This is a long-term, recurring condition but symptoms are manageable with care.

    Rarity:
    Common
    Top Symptoms:
    trouble sleeping, feeling itchy or tingling all over, dry skin, scalp itchiness, flexor surface rash
    Symptoms that never occur with eczema (atopic dermatitis):
    fever
    Urgency:
    Phone call or in-person visit

    Cold Skin Checker

    Take a quiz to find out why you’re having cold skin.

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  4. 4.Uterine Fibroids

    Uterine fibroids are noncancerous tumors in the uterus. They are common in women of childbearing age.

    Treatment ranges from medication to surgical removal of the fibroid.

    Rarity:
    Common
    Top Symptoms:
    vaginal bleeding, pelvis pain, abdominal cramps (stomach cramps), painful periods, irregular period
    Urgency:
    Primary care doctor
  5. 5.Uterine Fibroids

    Uterine fibroids are noncancerous tumors in the uterus. They are common in women of childbearing age.

    Treatment ranges from medication to surgical removal of the fibroid.

    Rarity:
    Common
    Top Symptoms:
    vaginal bleeding, pelvis pain, abdominal cramps (stomach cramps), painful periods, irregular period
    Urgency:
    Primary care doctor
  6. 6.Chronic Kidney Disease

    Chronic kidney disease, also known as chronic renal failure, is a disorder caused by gradual loss of kidney function. It is most common in elderly individuals.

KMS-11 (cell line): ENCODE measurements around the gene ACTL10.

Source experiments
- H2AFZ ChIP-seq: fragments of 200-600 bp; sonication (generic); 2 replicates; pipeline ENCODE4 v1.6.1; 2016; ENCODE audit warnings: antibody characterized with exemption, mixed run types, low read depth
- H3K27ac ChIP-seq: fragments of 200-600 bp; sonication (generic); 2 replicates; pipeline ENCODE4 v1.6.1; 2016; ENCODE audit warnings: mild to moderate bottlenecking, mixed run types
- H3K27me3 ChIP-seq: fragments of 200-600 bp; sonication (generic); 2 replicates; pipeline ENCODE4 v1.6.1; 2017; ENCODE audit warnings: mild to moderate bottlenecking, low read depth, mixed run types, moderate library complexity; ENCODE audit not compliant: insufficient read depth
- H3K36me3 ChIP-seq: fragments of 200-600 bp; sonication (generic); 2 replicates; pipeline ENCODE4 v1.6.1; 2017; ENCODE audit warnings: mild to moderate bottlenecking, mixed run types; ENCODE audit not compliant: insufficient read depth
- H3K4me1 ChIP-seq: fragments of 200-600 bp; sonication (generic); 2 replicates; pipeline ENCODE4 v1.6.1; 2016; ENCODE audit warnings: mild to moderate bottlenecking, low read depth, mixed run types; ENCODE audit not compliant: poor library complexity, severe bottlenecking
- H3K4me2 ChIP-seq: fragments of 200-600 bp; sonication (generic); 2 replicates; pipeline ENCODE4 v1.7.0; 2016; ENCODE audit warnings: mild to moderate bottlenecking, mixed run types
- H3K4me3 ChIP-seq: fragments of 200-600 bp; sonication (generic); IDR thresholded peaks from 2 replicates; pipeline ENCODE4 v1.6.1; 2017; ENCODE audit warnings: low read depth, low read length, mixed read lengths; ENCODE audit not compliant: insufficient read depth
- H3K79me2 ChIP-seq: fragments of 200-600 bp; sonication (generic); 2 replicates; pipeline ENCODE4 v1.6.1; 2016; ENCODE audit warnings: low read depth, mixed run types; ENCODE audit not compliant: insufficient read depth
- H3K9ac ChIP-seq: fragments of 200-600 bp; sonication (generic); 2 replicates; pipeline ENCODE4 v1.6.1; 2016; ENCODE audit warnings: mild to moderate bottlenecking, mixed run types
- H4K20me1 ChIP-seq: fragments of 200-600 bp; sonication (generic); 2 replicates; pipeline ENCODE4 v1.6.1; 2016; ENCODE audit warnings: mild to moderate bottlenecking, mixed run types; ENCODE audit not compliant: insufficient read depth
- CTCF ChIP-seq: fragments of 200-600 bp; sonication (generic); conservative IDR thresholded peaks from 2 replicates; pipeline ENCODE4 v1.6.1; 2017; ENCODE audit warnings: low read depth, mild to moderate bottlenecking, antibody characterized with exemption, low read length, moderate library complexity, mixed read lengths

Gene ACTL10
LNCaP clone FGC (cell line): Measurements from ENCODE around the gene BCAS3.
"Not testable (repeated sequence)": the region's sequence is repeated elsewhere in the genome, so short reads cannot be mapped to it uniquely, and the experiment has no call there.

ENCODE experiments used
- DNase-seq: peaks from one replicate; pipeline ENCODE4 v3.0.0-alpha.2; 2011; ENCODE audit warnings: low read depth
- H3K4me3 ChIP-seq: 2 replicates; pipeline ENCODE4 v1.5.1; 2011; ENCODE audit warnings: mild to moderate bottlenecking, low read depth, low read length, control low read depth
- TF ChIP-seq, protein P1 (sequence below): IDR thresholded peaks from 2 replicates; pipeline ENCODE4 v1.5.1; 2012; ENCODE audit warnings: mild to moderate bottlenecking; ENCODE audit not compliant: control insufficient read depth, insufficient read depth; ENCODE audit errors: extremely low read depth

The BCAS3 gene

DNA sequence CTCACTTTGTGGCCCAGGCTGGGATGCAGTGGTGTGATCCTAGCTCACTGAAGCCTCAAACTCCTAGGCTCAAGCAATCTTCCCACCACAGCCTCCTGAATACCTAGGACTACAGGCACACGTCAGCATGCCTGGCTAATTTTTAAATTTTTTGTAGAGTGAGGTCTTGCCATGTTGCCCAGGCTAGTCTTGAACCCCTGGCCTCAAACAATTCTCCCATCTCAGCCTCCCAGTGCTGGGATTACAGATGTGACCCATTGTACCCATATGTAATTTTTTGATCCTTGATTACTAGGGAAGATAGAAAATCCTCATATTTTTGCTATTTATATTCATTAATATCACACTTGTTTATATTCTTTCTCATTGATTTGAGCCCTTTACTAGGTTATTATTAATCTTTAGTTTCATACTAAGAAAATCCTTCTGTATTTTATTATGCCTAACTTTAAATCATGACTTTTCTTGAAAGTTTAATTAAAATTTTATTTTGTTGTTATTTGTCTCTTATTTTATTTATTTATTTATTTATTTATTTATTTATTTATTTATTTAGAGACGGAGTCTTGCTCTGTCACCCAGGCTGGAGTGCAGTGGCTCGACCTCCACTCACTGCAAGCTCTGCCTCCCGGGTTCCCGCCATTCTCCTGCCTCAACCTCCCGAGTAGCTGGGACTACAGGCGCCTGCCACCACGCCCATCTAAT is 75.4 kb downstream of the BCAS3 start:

This condition cannot be reversed; however, treatment can delay or stop the disease from worsening.

    Rarity:
    Common
    Top Symptoms:
    fatigue, difficulty concentrating, loss of appetite, decreased sex drive, dry skin
    Urgency:
    Primary care doctor
  7. 7.Normal Occurrence of Dry Skin

    Dry skin can be caused by overheating during the winter or air conditioning in the summer, the loss of sweat and oil glands as you get older, and overuse of things like soap, antiperspirant, perfumes, and hot baths.

    Days with treatment

    Rarity:
    Uncommon
    Top Symptoms:
    dry skin
    Symptoms that always occur with normal occurrence of dry skin:
    dry skin
    Urgency:
    Self-treatment

Cold Skin Treatments and Relief

At home cold skin remedies such as using a heater or wearing warmer clothes often do not work for people with chronic cold skin. Most causes of cold skin require that you see a physician promptly in order to get appropriate evaluation and treatment.

If your cold skin is a symptom of an underlying condition, your treatment will depend on the cause.

After determining the cause of your cold intolerance your doctor may suggest: